Tuesday, October 11, 2011

Bad Bookisms?

I've read a lot lately about bookisms. What are bookisms, you might ask? They are the tag at the end of dialoge. For example, "I hate you," she hissed. Hissed is the bookism.

In the writing world, it's a big no-no to use bookisms. Common ones are: cried out, shriek, bawled, laughed, sniffed, shouted, whispered, explained, screamed, demanded, whimpered, etc. You get the idea.

But how bad are bookisms really? Obviously if they are overdone, they can be very distracting to the reader. Your dialogue should be strong enough that your reader doesn't need to be told what your main character is doing when when she speaks.

That being said, you can pick up just about any book and find bookisms. It's the writers that really notice and are annoyed by bookisms. Ask your average reader and most likely they could care less if a character "hissed" something. It's the writers that say, "How can a person hiss something? Snakes hiss, not people." Or I've heard writers say, when seeing the line, "You're funny!" she laughed, how can a person laugh and speak?

Readers are smart. They don't take everything literally. They're not thrown out of the story because of hissing and laughing. BUT as writers and professionals, we really should try to avoid them.

What bookisms bother you?

9 comments:

Mac said...

We writers are INDEED the worst critics. I never noticed such things before I became an 'educated' writer.

I'm known for a favorite cliche, though (I know, I know)--'All things in moderation.'

Margo Lerwill said...

Most bookisms bother me. They are usually tells, indicating to the reader how to interpret dialogue too weak for the meaning to be clear all on its own. I'd rather read and write good dialogue.

K. Turley (Clutzattack) said...

I like the "hissed" bookism but my betas are always telling me you can't hiss something unless it ends in 'S'.

J. A. Bennett said...

That is freaky picture! I think writers tend to use bookisims becasue it gets boring to write 'said' all the time. The trick is to mix it up without getting too crazy. If only I could figure out how to do that, we'd be good :)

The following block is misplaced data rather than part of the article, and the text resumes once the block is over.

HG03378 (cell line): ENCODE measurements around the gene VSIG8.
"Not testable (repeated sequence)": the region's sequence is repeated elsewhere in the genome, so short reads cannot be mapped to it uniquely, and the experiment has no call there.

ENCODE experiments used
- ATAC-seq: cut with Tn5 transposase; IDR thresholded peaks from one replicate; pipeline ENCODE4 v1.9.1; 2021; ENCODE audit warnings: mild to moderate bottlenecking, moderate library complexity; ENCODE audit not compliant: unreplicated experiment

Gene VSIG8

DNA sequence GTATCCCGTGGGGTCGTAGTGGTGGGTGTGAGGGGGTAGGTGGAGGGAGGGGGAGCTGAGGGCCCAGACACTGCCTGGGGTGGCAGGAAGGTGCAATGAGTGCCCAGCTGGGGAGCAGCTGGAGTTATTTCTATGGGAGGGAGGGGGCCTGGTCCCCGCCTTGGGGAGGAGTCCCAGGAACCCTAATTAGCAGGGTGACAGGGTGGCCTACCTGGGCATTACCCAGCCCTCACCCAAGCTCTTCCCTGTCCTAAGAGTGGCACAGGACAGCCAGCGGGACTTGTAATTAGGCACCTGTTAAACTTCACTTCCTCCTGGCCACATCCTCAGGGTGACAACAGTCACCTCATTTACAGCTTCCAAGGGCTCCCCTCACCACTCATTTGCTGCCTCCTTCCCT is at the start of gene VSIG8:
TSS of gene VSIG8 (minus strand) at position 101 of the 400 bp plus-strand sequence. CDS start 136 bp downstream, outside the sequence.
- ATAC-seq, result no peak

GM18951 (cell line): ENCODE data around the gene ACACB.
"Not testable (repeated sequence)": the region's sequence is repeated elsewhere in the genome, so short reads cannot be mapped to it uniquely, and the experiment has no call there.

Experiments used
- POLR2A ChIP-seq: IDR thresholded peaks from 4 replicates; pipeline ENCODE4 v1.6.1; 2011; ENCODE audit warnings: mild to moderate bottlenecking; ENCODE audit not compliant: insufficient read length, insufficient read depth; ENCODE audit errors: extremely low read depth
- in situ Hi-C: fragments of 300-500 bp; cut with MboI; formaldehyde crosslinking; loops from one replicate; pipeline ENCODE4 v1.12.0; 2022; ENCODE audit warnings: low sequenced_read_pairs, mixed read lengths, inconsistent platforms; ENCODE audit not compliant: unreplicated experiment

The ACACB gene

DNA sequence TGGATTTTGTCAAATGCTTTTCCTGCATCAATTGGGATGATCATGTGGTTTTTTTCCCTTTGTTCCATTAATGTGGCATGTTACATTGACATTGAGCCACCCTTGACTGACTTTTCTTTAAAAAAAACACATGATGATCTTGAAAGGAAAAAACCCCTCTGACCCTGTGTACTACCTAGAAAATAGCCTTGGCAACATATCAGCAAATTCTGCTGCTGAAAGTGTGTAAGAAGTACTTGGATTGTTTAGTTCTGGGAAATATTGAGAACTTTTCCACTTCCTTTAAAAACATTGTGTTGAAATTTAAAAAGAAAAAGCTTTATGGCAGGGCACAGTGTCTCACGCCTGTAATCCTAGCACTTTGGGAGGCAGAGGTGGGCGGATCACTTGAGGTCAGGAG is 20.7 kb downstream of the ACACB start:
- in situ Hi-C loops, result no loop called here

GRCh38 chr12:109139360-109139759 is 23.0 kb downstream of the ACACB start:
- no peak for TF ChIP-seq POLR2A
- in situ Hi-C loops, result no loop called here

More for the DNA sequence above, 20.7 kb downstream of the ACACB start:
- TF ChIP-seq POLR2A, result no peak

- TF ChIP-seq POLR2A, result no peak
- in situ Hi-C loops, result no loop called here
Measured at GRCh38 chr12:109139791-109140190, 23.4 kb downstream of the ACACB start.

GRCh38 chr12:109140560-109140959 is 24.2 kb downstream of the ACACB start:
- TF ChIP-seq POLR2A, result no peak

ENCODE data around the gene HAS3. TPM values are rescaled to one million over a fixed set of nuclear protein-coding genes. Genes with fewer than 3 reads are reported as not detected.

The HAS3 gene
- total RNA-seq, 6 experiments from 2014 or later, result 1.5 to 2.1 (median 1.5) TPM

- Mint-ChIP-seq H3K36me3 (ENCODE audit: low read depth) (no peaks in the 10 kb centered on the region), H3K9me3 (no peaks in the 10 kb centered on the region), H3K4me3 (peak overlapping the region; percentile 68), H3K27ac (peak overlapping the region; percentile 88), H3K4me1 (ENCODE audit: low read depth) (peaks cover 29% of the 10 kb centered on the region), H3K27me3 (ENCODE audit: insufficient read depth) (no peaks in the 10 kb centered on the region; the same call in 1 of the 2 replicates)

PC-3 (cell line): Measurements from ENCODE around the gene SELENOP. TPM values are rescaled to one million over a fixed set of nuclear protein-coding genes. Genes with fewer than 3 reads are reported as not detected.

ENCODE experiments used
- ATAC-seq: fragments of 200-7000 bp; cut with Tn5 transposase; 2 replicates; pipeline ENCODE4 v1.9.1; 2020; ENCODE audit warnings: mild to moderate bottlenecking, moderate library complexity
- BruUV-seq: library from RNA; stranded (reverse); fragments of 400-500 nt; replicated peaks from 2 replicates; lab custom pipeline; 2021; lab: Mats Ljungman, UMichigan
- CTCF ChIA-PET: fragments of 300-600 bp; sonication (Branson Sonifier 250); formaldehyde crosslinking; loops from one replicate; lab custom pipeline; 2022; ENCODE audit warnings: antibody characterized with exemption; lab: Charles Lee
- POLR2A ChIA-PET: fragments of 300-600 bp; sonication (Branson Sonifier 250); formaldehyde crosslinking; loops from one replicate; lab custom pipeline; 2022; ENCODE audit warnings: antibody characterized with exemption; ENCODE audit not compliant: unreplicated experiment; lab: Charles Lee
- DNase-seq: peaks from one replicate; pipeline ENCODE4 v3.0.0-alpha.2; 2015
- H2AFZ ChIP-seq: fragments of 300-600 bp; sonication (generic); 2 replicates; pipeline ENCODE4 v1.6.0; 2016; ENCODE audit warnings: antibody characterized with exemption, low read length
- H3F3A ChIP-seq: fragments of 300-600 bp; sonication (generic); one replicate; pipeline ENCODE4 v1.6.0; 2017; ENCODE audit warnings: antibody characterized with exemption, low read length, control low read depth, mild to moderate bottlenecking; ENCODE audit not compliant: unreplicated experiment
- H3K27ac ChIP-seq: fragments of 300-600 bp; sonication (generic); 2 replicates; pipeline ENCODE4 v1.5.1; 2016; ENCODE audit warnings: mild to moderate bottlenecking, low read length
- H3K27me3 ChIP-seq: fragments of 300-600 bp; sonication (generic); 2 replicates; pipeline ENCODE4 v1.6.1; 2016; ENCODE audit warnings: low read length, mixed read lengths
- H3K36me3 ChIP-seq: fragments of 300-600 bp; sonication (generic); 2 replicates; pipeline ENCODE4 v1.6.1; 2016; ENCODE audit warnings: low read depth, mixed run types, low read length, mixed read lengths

Maeve Frazier said...

I agree with J. A. Bennett - mix it up a little. Nice post. Gets you thinking!

Laura C. said...

Yikes! Creepy snake!
The longer I write, the more I find that 'rules' don't apply. You have to have a great story, interesting characters, and write it well, but not convolute your prose to adhere to rules. For instance, some of my favorite authors "tell," use lots of adverbs and bookisms, and write in fragments or run-on-sentences. And they're on the NYT bestseller lists. We're overcritical of ourselves...

carrieannebrownian said...

I used bookisms a lot when I was younger, but I don't think you necessarily always have to avoid them. Sometimes I think they work in the context of certain scenes or dialogues.

I read in Olga Litowinsky's (probably now out of print) Writing and Publishing Books for Children in the 1990s that you should only have a character "hiss" a line if the line contains at least one letter S.

Jennifer said...

Bookisms don't actually bother me unless they are really overdone. I noticed a lot of bookisms when I recently read "The Picture of Dorian Gray" - perhaps it is also a literary fashion of sort? I wonder about this because I remember being taught to use bookisms in grammar school. Now, it seems to be a pet hate of many.

Amie Kaufman said...

The only bookisms that really bother me are the over the top ones -- 'expostulated' or 'exclaimed'. I don't mind a hiss or two at all! I think a well placed bookism can actually set the scene really well.